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Research News

New studies examine e-cigarette availability, advertising effectiveness

June 27, 2014 Two new studies on e-cigarettes by researchers at UNC’s Gillings School of Global Public Health are among the first to examine the availability of these products nationwide and how advertisements are affecting consumer perceptions. Both were published in a special July issue of the journal Tobacco Control. The first study, “The availability… Read more »

Doctors not adequately informing patients of cancer screening pros and cons, study finds

June 25, 2014 Though cancer screening has come a long way, physicians still do not thoroughly discuss with patients the advantages and disadvantages of these procedures before decisions are made to undergo the screenings, according to a new study co-authored by a physician from The University of North Carolina at Chapel Hill’s Gillings School of… Read more »

HPM student wins research award at pharmacoeconomics conference

June 20, 2014 Health policy and management doctoral student Caroleen Quach was a “Best Poster” finalist at the 19th annual conference of the International Society for Pharmacoeconomics and Outcomes Research. Of the more than 1,800 poster presentations, hers was selected as one of the top 100. Quach’s study measured the impact of colorectal cancer upon… Read more »

Researchers find variance in controlled substance prescription monitoring programs aimed at reducing overdose deaths

June 18, 2014 A new study finds that controlled substance prescription monitoring programs (PMPs) aimed at reducing drug overdose deaths vary tremendously by state and across time. The researchers, all with connections to UNC Gillings School of Global Public Health, found that while every state requires that prescriptions for controlled substances must be reported to… Read more »

Little difference found in effectiveness of two antipsychotic drugs used for schizophrenia

June 13, 2014 A UNC researcher and his colleagues have found little difference in the efficacy and side effects of two widely prescribed antipsychotic drugs, one of which came into use within the last five years. Robert M. Hamer, PhD, research professor of biostatistics at UNC Gillings School of Global Public Health and of psychiatry… Read more »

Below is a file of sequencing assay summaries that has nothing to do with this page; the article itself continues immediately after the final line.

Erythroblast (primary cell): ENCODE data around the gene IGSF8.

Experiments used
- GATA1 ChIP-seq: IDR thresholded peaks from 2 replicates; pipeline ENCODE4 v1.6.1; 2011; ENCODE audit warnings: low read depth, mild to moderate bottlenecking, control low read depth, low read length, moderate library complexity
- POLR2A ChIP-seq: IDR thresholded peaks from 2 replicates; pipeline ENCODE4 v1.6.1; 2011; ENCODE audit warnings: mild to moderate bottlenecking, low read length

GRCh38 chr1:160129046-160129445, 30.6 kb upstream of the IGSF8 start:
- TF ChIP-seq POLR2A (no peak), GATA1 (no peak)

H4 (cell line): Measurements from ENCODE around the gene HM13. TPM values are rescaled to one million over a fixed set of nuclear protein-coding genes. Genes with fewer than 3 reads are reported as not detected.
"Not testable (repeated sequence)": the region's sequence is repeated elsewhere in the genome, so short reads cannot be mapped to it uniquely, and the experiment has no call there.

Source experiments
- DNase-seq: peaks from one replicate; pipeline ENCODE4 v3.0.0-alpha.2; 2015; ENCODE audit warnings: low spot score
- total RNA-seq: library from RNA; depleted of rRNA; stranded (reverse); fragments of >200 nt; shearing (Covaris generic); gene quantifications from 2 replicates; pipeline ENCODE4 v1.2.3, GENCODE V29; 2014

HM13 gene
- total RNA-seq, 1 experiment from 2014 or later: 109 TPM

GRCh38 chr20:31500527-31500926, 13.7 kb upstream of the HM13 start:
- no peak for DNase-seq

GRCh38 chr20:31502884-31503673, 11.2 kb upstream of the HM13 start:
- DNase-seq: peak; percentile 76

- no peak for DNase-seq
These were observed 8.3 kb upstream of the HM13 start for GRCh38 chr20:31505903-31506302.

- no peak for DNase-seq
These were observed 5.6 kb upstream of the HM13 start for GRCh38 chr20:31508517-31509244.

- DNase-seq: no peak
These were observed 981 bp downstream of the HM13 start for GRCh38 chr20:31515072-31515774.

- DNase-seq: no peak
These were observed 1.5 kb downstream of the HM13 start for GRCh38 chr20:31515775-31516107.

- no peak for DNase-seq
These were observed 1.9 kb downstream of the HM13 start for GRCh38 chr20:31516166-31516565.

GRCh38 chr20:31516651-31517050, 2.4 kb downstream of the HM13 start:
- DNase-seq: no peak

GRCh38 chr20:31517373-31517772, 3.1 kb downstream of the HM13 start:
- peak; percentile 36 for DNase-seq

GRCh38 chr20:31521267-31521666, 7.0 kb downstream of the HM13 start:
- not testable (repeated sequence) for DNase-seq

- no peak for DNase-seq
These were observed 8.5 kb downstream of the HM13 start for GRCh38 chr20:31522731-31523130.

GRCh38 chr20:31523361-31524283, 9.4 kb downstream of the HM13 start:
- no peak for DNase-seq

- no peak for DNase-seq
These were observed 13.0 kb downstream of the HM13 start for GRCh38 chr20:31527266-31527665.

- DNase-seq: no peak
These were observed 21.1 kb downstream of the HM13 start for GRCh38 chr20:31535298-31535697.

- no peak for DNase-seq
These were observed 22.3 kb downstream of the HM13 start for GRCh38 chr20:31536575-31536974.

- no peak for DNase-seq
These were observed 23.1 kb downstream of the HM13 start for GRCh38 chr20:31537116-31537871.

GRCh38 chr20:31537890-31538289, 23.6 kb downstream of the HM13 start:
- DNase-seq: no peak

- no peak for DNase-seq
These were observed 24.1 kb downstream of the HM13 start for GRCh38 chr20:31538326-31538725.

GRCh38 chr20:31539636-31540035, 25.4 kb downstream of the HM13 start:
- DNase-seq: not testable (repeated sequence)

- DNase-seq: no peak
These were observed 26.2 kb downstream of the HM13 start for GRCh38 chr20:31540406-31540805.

HPM student wins best-poster prize at Consortium of Universities for Global Health

June 10, 2014 Racquel Kelly Kohler, doctoral candidate in health policy and management at UNC Gillings School of Global Public Health, won The Lancet and Consortium of Universities for Global Health award for best student poster at the consortium’s 2014 conference May 10-12 in Washington, D.C. In a study of cervical cancer risk among Malawian… Read more »

Most breast cancer patients may not be getting enough exercise

June 9, 2014 Physical activity after breast cancer diagnosis has been linked with prolonged survival and improved quality of life, but most participants in a large breast cancer study did not meet national physical activity guidelines after they were diagnosed. Moreover, African-American women were less likely to meet the guidelines than were white women. Published… Read more »

African-American women and those insured by Medicaid less likely to receive endocrine therapy to prevent breast cancer recurrence

June 6, 2014 New research by Stephanie B. Wheeler, PhD, and colleagues reveals that breast cancer patients insured by Medicaid and African-American breast cancer patients are less likely to receive life-saving endocrine therapy (ET) to prevent cancer recurrence. Wheeler,  assistant professor of health policy and management at UNC’s Gillings School of Global Public Health and… Read more »

BIOS students win half of awards presented at international symposium

June 5, 2014 Gillings School biostatistics students have won four of eight student research awards presented by the International Chinese Statistical Association and Korean International Statistic Society. Their work will be acknowledged during the 2014 Joint Applied Statistics Symposium of the two organizations, to be held June 15-18 in Portland, Ore. Winners include: Guanhua Chen… Read more »

Web-based and live counseling programs can reduce patients’ risk for heart disease

May 26, 2014 Web-based and live counseling programs effectively can reduce risk of heart disease for patients at high risk for the disease, and Web-based programs are particularly cost-effective, according to research from the University of North Carolina at Chapel Hill. The work, published online May 26 in JAMA Internal Medicine, adds to a growing… Read more »